Recognizing Teen Drug Paraphernalia

One of the best ways to identify drug use is recognizing the items that are used to store and consume drugs, often referred to as drug paraphernalia.

Parents who suspect that their teenager is using drugs are often uneasy about confronting their child without concrete evidence.

  • Marijuana Paraphernalia
  • Cocaine Paraphernalia
  • Ecstasy Paraphernalia
  • Inhalants Paraphernalia
  • Drug Culture Clothing and Accessories

Most parents know that a syringe or pill bottle is cause for alarm, but they may not realize that some drug paraphernalia products are disguised as everyday items. According to the DEA, drug pipes are often hidden in familiar items like lipstick cases and magic markers. Soda cans with false bottoms are sold as containers for drugs. Some teens re-purpose everyday items without disguising them, such as storing pills in a breath mint container or marijuana joints in a cigarette pack.

Different types of drugs are associated with different paraphernalia. According to the DEA, these are some of the most common items to look for:

Marijuana Paraphernalia

The most common items associated with Marijuana are:

  • rolling papers
  • pipes
  • bongs (glass water pipes)
  • lighters
  • plastic bags (ie ziploc bags – especially tiny ones)

.Parents should also be aware that incense and room deodorizers are often used to disguise the smell of smoke. Marijuana users frequently use items like these to hide the evidence of marijuana use:

  • eye drops
  • cologne
  • mouthwash
  • sunglasses (worn at inappropriate times)

Note that teens who are using Spice may possess some of the same paraphernalia that’s used for marijuana.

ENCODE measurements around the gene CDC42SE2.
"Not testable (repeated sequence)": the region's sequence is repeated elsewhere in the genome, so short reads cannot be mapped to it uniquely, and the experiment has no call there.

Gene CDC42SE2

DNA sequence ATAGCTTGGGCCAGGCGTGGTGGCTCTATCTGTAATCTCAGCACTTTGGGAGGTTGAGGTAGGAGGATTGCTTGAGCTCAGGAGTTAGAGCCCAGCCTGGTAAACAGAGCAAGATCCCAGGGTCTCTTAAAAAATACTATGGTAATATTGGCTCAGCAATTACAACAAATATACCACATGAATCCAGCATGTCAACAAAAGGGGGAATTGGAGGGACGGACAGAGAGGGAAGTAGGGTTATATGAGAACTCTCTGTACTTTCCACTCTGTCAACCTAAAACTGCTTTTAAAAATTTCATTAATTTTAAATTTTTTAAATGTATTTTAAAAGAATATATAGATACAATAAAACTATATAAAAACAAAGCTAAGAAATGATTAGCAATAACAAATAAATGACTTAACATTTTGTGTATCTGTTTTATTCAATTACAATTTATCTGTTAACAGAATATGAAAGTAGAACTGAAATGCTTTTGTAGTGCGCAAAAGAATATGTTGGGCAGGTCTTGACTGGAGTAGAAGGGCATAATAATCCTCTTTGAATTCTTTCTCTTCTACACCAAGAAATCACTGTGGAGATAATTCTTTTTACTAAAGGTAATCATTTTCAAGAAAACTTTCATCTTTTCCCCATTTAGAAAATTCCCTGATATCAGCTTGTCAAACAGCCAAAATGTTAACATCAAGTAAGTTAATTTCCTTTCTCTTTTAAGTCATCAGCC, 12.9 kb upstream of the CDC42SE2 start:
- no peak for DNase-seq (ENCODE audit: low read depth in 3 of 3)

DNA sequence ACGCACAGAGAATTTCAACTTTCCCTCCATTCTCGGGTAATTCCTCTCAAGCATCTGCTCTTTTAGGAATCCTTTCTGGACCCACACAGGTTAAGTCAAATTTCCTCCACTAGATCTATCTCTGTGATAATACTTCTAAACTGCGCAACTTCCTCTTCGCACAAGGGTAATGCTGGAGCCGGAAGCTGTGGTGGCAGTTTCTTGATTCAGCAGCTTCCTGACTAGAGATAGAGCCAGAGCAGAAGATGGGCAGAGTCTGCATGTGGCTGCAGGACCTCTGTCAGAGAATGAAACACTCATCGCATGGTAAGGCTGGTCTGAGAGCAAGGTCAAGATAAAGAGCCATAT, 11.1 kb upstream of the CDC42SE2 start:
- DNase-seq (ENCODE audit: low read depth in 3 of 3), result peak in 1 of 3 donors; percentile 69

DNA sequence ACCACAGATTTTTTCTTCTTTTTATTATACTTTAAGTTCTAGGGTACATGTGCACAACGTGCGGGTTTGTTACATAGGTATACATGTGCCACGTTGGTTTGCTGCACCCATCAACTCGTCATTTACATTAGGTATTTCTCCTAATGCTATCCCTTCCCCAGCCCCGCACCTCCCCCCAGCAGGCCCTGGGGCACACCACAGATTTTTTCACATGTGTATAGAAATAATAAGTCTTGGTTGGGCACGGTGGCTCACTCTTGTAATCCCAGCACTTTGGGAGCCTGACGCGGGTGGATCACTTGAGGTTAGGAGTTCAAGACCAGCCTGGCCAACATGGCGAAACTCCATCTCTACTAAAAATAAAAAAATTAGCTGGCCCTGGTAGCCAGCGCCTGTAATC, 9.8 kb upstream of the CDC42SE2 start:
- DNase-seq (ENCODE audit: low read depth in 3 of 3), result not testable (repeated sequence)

Cocaine Paraphernalia

  • Mirrors and razor blades (are used to chop cocaine into a fine powder)
  • Straws and rolled paper tubes (are then used to inhale it)

Crack cocaine requires a significant amount of equipment, including:

  • spoons and lighters (to heat the drug)
  • small glass pipes or tubes (for smoking it)
  • empty soda cans or a piece of foil may be used as makeshift pipe for crack cocaine

The same paraphernalia that’s used for cocaine may also be used for Bath Salts.

Ecstasy Paraphernalia

  • mentholated rub
  • glow sticks
  • surgical masks

The above items are used to stimulate the senses while under the influence of Ecstasy. Users often suck on lollipops or pacifiers to avoid grinding their teeth, a side effect of the drug.

Inhalants Paraphernalia

  • spray cans
  • tubes of glue

Those two items are the most obvious signs of inhalant abuse. Additional paraphernalia may include:

  • balloons
  • plastic bags
  • rags
  • empty bottles or cans that have a strong chemical smell.

Counter Cultural or “Drug Culture” Clothing and Accessories

In addition to drug paraphernalia, teenagers who appear to be fans of drug culture are likely to be drug abusers. Clothing or posters with pictures of marijuana leaves or books and magazines about drug use are possible indicators of a drug lifestyle. Indications that a teen has been viewing YouTube videos related to drug use or visiting websites that sell drugs or discuss their use are additional clues that the teen is abusing drugs.

Some parents feel that their teenager has a right to privacy and are uncomfortable about searching their room or car or checking up on their computer use. While this is a matter of personal preference, there is no denying that the best way to collect concrete proof of drug use is to check a teenager’s belongings for obvious or hidden drug paraphernalia. Parents should be aware that if they do find drugs or drug paraphernalia in their teen’s possession, they will probably be accused to snooping or spying. This is a diversionary tactic used by many teens to take the focus off their drug abuse problem.